Immersion is full of neuro-nerds. In the last 15 years I've done about 10,000 blood draws to measure neurochemicals in order to figure out when the brain knows that an experience is extraordinary. That's part the comprehensive science that forms the foundation for Immersion—years and years in the lab.
We thought we would use our knowledge of the brain to bust a few popular neuro-myths. Each myth has a modicum of truth, but as you'll see, the brain is anything but simple.
Myth 1: We Only Use 10% of Our Brains. Do you use 10% of your heart? In a sense you do when you are at rest, but a healthy heart has the capacity to help you run a marathon or jump out of a plane at 13,000 feet by ramping up its capacity. Whether you are at rest or running, the entire heart is working all the time, just at variable capacity. You are using all of your brain all the time, but not always at full capacity. The brain is the ultimate learning organ, even in old age (see Myth 4 below), so it become ever more efficient when doing tasks. You use 100% of your brain and the next busted myth explains why in more detail.
Myth 2: People Are Right- or Left-Brained. This one is simple: Nope. The brain is the most expensive real estate in the body. If you are not using all of your brain, you are wasting valuable capacity to survive and flourish. Only using part of your brain would be maladaptive evolutionarily. There are specialized brain functions that have fairly strong lateralization. For example, language production and comprehension for most people come from the left hemisphere, while spatial analysis and emotional memories reside primarily in the right hemisphere. This is known from patients with focal brain damage as well as from a procedure I have done many times that puts one-half of the brain asleep temporarily. This procedure, called a Wada test, shoots an anesthetic directly into one side of the brain so clinicians can query the awake side. It's a wild procedure! The entire brain is being used in everything you do with different regions of the brain differentially active during certain tasks.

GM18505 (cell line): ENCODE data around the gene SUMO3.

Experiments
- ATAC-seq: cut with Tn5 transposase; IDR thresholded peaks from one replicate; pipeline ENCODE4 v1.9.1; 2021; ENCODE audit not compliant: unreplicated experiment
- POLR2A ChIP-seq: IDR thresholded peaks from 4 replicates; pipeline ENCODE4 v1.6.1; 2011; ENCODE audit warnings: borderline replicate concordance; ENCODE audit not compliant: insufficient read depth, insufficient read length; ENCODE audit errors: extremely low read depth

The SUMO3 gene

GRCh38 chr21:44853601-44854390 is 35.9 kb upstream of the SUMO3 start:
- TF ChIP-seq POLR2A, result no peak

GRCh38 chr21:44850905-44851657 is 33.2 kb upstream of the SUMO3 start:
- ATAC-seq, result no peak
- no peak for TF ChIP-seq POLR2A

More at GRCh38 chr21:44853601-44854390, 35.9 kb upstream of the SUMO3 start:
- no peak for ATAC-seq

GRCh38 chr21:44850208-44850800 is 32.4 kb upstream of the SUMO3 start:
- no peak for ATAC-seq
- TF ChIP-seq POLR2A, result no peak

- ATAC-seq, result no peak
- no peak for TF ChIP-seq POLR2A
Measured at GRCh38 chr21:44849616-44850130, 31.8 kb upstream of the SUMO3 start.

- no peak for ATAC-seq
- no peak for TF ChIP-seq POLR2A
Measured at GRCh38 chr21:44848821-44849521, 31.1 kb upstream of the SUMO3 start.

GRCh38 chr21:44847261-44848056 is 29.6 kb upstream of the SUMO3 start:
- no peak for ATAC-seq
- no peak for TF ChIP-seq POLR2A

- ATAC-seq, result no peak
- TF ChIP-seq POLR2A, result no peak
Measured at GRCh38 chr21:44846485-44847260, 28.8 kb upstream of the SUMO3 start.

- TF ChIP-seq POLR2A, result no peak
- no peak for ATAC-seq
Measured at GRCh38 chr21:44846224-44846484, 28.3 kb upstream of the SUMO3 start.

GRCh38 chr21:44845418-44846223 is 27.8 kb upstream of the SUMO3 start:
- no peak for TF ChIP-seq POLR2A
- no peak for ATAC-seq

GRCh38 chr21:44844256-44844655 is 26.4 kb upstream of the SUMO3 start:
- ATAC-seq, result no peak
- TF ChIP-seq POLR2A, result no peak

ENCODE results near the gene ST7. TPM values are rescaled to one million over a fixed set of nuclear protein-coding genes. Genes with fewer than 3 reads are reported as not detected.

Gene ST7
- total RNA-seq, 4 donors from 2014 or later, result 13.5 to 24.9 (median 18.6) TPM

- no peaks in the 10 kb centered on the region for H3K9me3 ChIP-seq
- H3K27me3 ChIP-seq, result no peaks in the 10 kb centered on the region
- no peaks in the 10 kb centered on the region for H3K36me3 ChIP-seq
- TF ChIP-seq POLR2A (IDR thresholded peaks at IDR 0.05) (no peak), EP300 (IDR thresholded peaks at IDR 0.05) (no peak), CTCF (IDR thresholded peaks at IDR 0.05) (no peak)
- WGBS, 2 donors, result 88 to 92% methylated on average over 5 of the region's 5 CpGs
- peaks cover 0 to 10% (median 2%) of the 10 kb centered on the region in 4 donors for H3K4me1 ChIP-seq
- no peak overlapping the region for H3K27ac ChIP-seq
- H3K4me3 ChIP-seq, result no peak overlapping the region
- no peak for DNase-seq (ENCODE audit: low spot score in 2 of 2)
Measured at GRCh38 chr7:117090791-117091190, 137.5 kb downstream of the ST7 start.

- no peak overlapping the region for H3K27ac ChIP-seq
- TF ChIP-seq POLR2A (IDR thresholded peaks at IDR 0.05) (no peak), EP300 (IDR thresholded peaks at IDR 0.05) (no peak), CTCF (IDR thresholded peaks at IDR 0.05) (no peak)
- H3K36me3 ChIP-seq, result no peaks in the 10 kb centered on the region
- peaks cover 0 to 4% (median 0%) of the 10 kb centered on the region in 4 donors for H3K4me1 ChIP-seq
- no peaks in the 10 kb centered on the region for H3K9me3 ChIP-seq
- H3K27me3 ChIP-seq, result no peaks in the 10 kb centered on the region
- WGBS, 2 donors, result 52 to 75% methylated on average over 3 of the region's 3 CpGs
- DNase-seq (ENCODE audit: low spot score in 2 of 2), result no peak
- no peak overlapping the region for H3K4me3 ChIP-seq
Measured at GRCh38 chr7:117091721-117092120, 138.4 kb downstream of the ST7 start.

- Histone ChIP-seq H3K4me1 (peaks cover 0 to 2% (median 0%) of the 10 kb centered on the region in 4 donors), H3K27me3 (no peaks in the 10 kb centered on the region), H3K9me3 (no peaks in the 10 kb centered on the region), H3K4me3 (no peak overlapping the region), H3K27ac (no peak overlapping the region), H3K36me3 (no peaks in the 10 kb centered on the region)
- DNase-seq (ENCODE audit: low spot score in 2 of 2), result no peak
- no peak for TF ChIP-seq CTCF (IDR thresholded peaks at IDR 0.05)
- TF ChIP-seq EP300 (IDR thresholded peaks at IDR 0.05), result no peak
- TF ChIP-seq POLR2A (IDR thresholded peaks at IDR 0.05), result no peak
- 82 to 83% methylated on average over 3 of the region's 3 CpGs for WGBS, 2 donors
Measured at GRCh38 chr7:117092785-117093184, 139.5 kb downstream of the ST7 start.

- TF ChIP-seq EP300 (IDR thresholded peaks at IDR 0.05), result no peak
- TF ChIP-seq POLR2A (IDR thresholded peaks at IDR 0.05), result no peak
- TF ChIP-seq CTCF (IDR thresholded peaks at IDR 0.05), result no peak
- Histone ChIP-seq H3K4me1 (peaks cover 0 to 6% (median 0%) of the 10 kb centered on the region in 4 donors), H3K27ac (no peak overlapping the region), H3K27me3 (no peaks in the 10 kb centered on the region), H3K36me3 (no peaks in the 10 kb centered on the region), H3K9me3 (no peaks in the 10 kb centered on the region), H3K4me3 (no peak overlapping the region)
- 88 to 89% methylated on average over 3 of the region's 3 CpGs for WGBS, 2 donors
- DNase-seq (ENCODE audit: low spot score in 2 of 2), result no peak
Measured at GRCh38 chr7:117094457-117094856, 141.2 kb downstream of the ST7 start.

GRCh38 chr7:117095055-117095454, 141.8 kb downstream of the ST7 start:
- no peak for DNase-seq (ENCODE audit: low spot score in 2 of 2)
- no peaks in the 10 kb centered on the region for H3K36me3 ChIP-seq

Myth 3: Your Brain Cells Die As you Age. The answer here is Yes and No. Brain cells, like cells throughout your body, die all the time. Some of the cells in the brain die permanently. You can accelerate this process by binge drinking; the first human brain I dissected was of an alcoholic and it was a shrunken pitiful brain. But, one of the paradigm-shifting findings in neuroscience discovered in the 1990s was that human brains produce new neurons throughout the lifespan. These new cells primarily arise in areas of brain associated with long-term memory and emotions. You can stimulate your brain to produce new brain cells with 20 minutes or more of exercise (even walking will do it), staying psychologically safe, and by getting enough sleep.
Human beings flourish when immersion and psychologically safety are consistently high. The Immersion platform captures both these brain responses in real-time to help people be happier and healthier. Reach out to find out more.